The majority of biz that go south in the DR had more to do with poor planning and execution, rather than the economics of supply/demand. There's a market, just not one where you want to get rich since the day you open the doors for biz!
 

Tamborista

hasta la tambora
Apr 4, 2005
11,747
1,343
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A good H&H bagel is a commodity in DR, I usually bring a few dozen and barter them for a juicy mango.
 

Mauricio

Gold
Nov 18, 2002
5,607
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bread in La Sirena is crap, but is golden nectar when you grew up on pan de agua.

Pan de Agua is the only bread I can pass through my throathe here. Even though it depends on where it comes from Nacional / Jumbo are ok. I just wish there was a bakery in SD that could make a bread of a CONSISTENT good quality. I'd be their most loyal customer.

Some time ago when I dreamed about opening a small supermarket by idea was to pull customers with an in store bakery with Dutch style bread. But probably the worst business ideas are those that fulfill a need you have and you only assume others have too.
 

skynet

Bronze
Aug 25, 2013
1,238
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You really want a great business with the locals?? food!! and here is how, i wanted to do this but she did not, its called work, but most doms don't like it!! If you happen to be married to a Dom girl or know one that can cook very well, most can cook great!! Take a survey of the surrounding bodegas, Corner Markets, Comodos, whatever you call them. Make a list of any that serve food..doubt you will find any...Find out the owners names, and ask them if they would mind serving your food at a cost, kind of like renting a barber chair, your paying them in some way..Or, offer a percentage, or just a kick back since you will be supplying all cook pans, utensils, and plates, all plastic cheap stuff...you will hopefully be able to setup a table in or outside of the market, so during your survey, see whats doing, is there room...

all supplies you can get from sirena, national, whatever store, you buy those 16 inch aluminum pans and 2 burners for each, maybe need 6-8 depending on how many different foods etc...and again, somebody better know how to cook...this will work ten fold!!! and you can pilot test it at first, do a few weekends and see how it goes..if the food is good, the word of mouth will be heard...and if that market delivers to boot, great!! I would also discuss about a dedicated food line, so any food calls go direct..thats it, low investment, huge returns...how much per plate etc, 200 pesos per plate?? should be in the ball park..and you can work the owners with extra sales as well..with the food they sell, the customer will certainly buy soda and snacks to go..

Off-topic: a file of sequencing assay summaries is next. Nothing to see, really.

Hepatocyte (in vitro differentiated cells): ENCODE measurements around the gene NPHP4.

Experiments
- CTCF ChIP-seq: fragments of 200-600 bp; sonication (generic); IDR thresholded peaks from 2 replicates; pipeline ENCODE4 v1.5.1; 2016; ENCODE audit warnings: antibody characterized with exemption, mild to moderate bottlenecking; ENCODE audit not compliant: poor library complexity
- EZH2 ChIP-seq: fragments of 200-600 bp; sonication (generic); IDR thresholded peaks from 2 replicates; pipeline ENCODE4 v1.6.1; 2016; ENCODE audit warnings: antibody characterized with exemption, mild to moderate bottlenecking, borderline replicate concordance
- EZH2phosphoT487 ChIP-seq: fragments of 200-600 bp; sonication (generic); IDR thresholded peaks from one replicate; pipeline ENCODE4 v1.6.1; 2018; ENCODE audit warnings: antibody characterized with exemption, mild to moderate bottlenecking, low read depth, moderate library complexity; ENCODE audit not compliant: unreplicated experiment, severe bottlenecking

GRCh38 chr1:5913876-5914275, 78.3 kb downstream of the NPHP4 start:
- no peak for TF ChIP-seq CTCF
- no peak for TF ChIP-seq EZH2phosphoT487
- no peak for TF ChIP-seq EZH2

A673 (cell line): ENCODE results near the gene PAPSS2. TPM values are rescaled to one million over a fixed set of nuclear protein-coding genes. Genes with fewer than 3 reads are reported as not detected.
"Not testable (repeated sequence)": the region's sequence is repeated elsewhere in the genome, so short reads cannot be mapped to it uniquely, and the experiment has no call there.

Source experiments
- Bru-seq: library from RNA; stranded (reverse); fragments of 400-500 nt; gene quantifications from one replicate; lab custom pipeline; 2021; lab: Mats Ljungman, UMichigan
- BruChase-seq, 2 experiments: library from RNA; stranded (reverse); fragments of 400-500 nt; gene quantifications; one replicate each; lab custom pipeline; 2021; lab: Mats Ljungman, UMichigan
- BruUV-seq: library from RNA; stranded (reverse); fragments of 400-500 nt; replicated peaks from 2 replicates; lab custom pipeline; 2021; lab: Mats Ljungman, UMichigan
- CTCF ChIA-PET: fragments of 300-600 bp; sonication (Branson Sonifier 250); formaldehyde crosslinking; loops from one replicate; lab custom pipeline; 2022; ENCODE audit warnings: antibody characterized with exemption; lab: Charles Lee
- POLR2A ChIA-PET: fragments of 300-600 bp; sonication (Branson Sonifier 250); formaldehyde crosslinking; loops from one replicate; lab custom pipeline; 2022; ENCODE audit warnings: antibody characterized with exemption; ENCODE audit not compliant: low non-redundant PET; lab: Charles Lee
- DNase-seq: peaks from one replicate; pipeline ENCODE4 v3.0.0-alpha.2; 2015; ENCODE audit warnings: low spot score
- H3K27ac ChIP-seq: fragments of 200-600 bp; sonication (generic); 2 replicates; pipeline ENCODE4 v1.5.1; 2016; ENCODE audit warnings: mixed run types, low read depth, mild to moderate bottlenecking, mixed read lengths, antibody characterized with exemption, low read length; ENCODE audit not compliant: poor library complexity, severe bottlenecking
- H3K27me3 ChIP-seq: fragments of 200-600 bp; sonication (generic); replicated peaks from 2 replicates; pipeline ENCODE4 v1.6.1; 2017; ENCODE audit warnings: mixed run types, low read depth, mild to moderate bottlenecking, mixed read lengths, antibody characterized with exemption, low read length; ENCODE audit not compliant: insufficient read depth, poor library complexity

and this post has copywrites, I need my kick back as well ;) Trust me, it will work!! with very little work! let the bodega earn their money! its not hard serving food....woopoie..

and if you can't find a good cook, put an ad in the paper for one, but come on! I truly can say 95% of Dom woman can cook!! I had 3, and yo!! I can't say who cooked the best, but man!! the best food ever,,so thats 100% for me.


As for the bagels, keep a few for the bad customers, rock hard bagels hurt like hell when hit in head

Anthony[/QUOTE]



Anthony







I am looking to start up a bagel shop, I believe I have solved the wheat supply problem, water I'm still working on.
Where is the most important ?,ie location, location is everything. North Coast or Punta Cana, give me the benefit of your experience DRoners
 

skynet

Bronze
Aug 25, 2013
1,238
0
0
Ps..if anyone want to do this in puerto plata with me, hit that pm! Hey whats a thread with no hijack...:)

CCCCCCCCCCCCCCCC..MAY NEED SOME CHEESECAKE BRO
 
May 29, 2006
10,265
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It's prob too late to get going this tourist season. If you can get good enough ingredients (and find a small storefront), I think it's doable, esp if you can wholesale to some tourist hotels and restaurants. There are PLENTY of abandoned pizza ovens you could use. It's the kettle for boiling that I think would be the tricky part. If you sold HOT out of the oven bagels at night(or HOT soft pretzels) you could make enough for a modest business. People drink beer, and pretzels go with beer...

I'm thinking you'd do better with the pretzels myself. I think drunk tourists would have no problem spending 60 pesos for an 8-11 ounce pretzels right out of the oven late at night. Another option would be to sublet from a pizza place and run two businesses out of the same store front. When I made pretzels commercially, we'd form them and freeze them in stacked pie pans to set, then we'd boil and bake them salted. Here is the recipe I used scaled down:

https://docs.google.com/spreadsheet/ccc?key=0AlL6yHkghAxFdHFkVU1vdmtSbjhOdi1OUTBUT1EtUFE#gid=0

I'd be concerned about the quality and price of good flour, but you've prob done your footwork on that.

At the bagel shop I worked at we did like 10,000 bagels a day. I kind of wonder what the minimum would be to break even with a small operation..
 
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skynet

Bronze
Aug 25, 2013
1,238
0
0
Thats a ton of work to boot...the store that i went to in wantagh ny, the guy making the bagels was in the back and never moved...so i wonder as you said, not just how many to break even, but how many per day would be required which translates into paying man hours to boot..

BETTER OFF BUYING FROZEN PIZZA BAGELS AND CALL THEM YOUR OWN



it's prob too late to get going this tourist season. If you can get good enough ingredients (and find a small storefront), i think it's doable, esp if you can wholesale to some tourist hotels and restaurants. There are plenty of abandoned pizza ovens you could use. It's the kettle for boiling that i think would be the tricky part. If you sold hot out of the oven bagels at night(or hot soft pretzels) you could make enough for a modest business. People drink beer, and pretzels go with beer...

I'm thinking you'd do better with the pretzels myself. I think drunk tourists would have no problem spending 60 pesos for an 8-11 ounce pretzels right out of the oven late at night. Another option would be to sublet from a pizza place and run two businesses out of the same store front. When i made pretzels commercially, we'd form them and freeze them in stacked pie pans to set, then we'd boil and bake them salted. Here is the recipe i used scaled down:

https://docs.google.com/spreadsheet/ccc?key=0all6yhkghaxfdhfkvu1vdmtsbjhodi1outbut1etufe#gid=0

i'd be concerned about the quality and price of good flour, but you've prob done your footwork on that.

At the bagel shop i worked at we did like 10,000 bagels a day. I kind of wonder what the minimum would be to break even with a small operation..